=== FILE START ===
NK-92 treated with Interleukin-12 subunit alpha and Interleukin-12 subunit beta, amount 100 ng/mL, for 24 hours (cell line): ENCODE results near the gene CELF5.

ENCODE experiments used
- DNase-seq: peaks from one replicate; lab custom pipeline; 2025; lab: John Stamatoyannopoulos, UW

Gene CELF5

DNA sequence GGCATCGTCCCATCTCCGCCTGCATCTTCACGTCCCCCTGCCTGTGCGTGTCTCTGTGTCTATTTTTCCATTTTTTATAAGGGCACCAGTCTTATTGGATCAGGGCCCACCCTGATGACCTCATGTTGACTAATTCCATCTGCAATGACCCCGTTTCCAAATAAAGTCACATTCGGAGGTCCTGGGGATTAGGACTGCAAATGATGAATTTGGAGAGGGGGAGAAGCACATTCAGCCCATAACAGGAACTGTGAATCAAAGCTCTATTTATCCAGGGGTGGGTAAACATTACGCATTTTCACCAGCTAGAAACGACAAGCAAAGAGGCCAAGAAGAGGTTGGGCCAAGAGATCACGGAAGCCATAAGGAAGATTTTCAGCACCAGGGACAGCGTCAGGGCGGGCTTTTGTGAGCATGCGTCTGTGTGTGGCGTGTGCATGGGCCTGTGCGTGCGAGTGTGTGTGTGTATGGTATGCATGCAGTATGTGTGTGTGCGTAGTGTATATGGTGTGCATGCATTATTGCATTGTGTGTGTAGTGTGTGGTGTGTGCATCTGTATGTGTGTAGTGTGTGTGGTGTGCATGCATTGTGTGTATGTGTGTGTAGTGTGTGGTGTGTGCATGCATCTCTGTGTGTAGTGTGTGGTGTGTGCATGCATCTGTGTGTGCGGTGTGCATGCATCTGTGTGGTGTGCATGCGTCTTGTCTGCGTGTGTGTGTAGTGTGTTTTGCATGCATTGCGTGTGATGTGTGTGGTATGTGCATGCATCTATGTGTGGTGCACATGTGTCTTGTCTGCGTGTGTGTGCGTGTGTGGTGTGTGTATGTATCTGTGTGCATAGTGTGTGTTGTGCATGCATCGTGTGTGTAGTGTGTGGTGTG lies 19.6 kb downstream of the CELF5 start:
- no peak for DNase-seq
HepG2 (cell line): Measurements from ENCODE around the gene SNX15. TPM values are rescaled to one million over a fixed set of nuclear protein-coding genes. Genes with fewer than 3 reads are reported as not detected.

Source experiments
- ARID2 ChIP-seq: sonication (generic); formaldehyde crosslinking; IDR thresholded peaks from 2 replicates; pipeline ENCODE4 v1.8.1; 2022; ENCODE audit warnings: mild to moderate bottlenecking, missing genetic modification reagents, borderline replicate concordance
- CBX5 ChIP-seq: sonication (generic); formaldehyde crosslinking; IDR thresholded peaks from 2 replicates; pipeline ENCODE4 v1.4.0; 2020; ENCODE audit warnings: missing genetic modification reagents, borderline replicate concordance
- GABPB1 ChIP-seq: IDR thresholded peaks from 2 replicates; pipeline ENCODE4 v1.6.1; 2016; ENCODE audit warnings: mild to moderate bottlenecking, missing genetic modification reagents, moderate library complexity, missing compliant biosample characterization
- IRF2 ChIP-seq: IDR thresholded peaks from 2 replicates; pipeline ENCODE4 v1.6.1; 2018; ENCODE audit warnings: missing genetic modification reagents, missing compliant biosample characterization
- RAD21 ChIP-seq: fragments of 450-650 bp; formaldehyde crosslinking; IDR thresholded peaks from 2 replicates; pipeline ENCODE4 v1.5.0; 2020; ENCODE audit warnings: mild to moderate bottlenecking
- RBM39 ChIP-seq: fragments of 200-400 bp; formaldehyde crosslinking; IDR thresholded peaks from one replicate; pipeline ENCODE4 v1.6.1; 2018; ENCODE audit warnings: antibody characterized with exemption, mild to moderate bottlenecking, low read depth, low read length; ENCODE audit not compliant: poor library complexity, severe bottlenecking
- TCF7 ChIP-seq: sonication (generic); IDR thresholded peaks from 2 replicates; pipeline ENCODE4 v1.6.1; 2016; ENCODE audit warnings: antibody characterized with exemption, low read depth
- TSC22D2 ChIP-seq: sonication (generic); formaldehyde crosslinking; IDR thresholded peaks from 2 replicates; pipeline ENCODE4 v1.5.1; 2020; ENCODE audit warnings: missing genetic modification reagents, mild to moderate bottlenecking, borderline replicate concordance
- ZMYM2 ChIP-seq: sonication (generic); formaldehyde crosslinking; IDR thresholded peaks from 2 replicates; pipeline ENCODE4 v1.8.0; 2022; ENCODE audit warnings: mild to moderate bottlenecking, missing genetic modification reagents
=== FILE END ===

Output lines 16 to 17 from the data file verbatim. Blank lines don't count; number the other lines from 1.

- TSC22D2 ChIP-seq: sonication (generic); formaldehyde crosslinking; IDR thresholded peaks from 2 replicates; pipeline ENCODE4 v1.5.1; 2020; ENCODE audit warnings: missing genetic modification reagents, mild to moderate bottlenecking, borderline replicate concordance
- ZMYM2 ChIP-seq: sonication (generic); formaldehyde crosslinking; IDR thresholded peaks from 2 replicates; pipeline ENCODE4 v1.8.0; 2022; ENCODE audit warnings: mild to moderate bottlenecking, missing genetic modification reagents